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By: Seung Sub Kim, Volume 103 Staff Member

What is a person? Although it is often used as a synonym for “a human being,”[1] courts have expanded the term to include a corporation[2] while ruling that a monkey is not a person.[3] The Supreme Court will now consider whether a government is a person under the Leahy-Smith America Invents Act (the “AIA”).


In 2011, Congress enacted the AIA to provide greater certainty for patent rights and to expedite and reduce the cost of patent validity disputes.[4] To further these goals, the AIA created the Patent Trial and Appeal Board, which could review and invalidate issued patents through different proceedings, one of which is the covered business method (“CBM”) review.[5] These AIA review proceedings “allow[] private parties to challenge previously issued patent claims in an adversarial process before the Patent Office that mimics civil litigation”[6]and can be initiated by a “person” filing a “petition” with the Board challenging one or more patent claims.[7]However, CBM review can only be instituted with respect to patents that claim “a method or corresponding apparatus for performing data processing or other operations used in the practice, administration, or management of a financial product or service.”[8] Not all “person[s]” can seek a CBM review; only “the person or the person’s real party in interest or privy” who have “been sued for infringement of the [challenged] patent” or have “been charged with infringement under that patent” may petition.[9]

If the Board institutes the requested review, the Board “issue[s] a final written decision with respect to the patentability of any patent claim challenged by the petitioner.”[10] By challenging patent validity, the petitioner is estopped from later asserting the same patent claims on any ground that the petitioner raised during the review in federal courts and the International Trade Commission (ITC), immunizing patent owners from the same and subsequent invalidity challenges.[11] Congress recognized and balanced the scope of the Board’s authority to institute post-grant proceedings with the extent of the estoppel provision.[12]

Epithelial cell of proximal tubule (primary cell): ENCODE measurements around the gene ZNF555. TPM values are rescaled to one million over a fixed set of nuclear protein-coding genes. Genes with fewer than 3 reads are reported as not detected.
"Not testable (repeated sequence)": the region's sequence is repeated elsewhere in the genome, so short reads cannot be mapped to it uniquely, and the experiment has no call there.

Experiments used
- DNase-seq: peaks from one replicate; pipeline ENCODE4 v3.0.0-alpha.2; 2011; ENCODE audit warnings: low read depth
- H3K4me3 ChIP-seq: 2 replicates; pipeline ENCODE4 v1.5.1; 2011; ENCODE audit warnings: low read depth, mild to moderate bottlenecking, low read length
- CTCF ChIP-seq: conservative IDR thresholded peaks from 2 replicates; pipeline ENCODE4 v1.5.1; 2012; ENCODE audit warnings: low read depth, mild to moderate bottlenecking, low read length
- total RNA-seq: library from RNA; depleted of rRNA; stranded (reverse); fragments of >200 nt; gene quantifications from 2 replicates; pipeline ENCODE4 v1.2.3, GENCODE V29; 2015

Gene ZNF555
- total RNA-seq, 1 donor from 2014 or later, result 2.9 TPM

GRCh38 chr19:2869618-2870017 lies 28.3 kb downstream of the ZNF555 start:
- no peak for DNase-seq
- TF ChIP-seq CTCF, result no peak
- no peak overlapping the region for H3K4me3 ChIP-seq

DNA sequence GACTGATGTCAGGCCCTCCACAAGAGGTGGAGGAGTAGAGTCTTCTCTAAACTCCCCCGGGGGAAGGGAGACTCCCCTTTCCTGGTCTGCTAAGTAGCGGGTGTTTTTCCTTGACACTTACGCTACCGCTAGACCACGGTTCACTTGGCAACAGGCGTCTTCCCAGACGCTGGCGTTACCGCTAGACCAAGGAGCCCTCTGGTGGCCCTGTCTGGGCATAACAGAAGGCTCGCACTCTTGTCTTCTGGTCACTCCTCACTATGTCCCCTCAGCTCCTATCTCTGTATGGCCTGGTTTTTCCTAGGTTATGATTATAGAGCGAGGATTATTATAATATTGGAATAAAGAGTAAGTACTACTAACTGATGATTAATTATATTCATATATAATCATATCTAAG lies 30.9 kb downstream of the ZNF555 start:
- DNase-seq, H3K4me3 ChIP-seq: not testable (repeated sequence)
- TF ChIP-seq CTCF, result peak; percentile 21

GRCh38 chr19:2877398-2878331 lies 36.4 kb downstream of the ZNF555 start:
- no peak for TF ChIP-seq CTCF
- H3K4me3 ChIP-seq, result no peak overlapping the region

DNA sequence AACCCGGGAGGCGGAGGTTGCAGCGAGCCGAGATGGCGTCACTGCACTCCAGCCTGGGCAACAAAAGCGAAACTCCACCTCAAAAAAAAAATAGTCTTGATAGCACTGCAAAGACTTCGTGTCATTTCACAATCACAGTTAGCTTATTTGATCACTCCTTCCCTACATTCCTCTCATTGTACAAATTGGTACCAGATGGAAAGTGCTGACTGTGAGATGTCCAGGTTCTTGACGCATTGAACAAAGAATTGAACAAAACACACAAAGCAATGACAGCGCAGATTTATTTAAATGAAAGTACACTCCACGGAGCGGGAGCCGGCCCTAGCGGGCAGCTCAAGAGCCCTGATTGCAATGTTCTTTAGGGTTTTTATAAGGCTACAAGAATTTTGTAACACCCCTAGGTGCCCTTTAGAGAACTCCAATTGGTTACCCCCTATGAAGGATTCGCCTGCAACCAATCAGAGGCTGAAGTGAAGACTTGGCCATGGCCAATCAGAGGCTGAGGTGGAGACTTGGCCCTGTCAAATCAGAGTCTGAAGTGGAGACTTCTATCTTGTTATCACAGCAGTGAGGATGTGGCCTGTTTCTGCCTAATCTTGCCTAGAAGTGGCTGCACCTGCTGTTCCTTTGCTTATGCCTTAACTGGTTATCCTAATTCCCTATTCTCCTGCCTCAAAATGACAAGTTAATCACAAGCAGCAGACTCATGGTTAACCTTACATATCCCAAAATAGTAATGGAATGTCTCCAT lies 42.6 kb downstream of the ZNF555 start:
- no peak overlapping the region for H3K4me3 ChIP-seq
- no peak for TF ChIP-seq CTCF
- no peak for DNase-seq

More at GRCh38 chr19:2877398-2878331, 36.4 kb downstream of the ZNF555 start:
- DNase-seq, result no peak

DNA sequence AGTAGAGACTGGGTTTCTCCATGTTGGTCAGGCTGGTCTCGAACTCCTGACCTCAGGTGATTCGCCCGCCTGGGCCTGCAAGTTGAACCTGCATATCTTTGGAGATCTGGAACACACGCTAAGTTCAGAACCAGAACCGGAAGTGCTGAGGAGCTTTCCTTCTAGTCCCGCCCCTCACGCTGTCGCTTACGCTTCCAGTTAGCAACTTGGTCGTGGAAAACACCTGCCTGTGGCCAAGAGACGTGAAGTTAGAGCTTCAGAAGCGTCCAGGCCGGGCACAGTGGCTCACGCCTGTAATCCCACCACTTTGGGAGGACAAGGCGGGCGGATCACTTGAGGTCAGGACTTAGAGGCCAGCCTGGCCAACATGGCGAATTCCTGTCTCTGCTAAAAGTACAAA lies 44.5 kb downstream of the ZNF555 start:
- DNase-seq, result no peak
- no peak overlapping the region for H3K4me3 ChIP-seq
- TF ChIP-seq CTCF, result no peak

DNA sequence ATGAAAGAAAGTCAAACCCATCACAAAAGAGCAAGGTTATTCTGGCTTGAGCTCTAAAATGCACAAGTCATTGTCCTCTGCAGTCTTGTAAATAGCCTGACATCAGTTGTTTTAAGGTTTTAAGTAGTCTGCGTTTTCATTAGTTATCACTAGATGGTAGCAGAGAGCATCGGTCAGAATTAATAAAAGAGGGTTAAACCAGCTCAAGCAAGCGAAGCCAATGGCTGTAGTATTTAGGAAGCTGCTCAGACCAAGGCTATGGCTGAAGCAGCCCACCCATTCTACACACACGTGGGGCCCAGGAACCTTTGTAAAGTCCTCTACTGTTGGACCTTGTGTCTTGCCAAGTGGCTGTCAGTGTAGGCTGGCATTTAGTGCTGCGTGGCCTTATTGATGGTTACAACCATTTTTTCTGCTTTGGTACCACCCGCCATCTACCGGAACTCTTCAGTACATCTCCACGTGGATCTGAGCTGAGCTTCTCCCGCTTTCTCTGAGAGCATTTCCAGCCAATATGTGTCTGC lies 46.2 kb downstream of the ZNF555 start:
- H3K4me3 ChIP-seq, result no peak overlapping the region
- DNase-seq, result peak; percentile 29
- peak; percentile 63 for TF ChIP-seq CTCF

For centuries, the federal government has been deemed not to have waived sovereign immunity for the tort of patent infringement.[13] Through an Act to Provide Additional Protection for Owners of Patents of the United States (“the 1910 Act”), Congress created a cause of action to compensate patent owners for this perceived unfair government misappropriation of patented invention.[14] The Supreme Court distinguished the claims brought under the 1910 Act from patent infringement claims, reasoning that the 1910 Act sounds in “eminent domain” rather than tortious patent infringement.[15] The 1910 Act “provides for the appropriation of a license to use the inventions, . . . sanctioned by the means of compensation for which the statute provides.”[16] The 1910 Act was subsequently codified in 27 U.S.C. § 1498(a), which waives sovereign immunity and confers exclusive jurisdiction on the Court of Federal Claims.[17]

In Return Mail, Inc. v. United States Postal Service, the Petitioner developed and was issued a patent (“the ‘548 patent”) for a cost-saving system for processing returned mail after a failed delivery system.[18] The United States Postal Service discussed possible licensing option of Return Mail’s technology but ultimately decided to offer its own system to process returned and undeliverable mail.[19] Return Mail soon found that the Postal Service’s system was covered by the ‘548 patent and filed a § 1498(a) suit in the Court of Federal Claims demanding compensation for the government’s unlicensed use.[20] During the pendency of the § 1498(a) action, the Postal Service petitioned for a validity challenge through a CBM review.[21] Return Mail opposed the petition, contending that the Board lacks statutory authority to adjudicate validity claims presented by the government under AIA § 18.[22] The Board held that the Postal Service had statutory standing and ultimately invalidated the ‘548 patent.[23]

On appeal, the Federal Circuit affirmed the Board’s position in a divided 2-1 decision.[24] The majority held that the government is a “person” under the AIA, concluding that “[t]he AIA does not appear to use the term ‘person’ to exclude the government.”[25] Judge Newman in her dissent contended that “[t]he general statutory definition is that a ‘person’ does not include the United States and its agencies unless expressly provided.”[26] She reasoned that while “exceptions may arise, such exceptions warrant considered analysis, not presumptive waiver by silence.”[27] She continued on to criticize the majority for “declining to consider the purpose and intent of the legislature in exclusion of the Government from the estoppel provisions,” which is “the foundation of the America Invents Act.”[28] Because there lacks any conspicuously “strong evidence of intent to include” the government as a “person” subject to the AIA, Judge Newman concluded that she would vacate the Board’s decision.[29]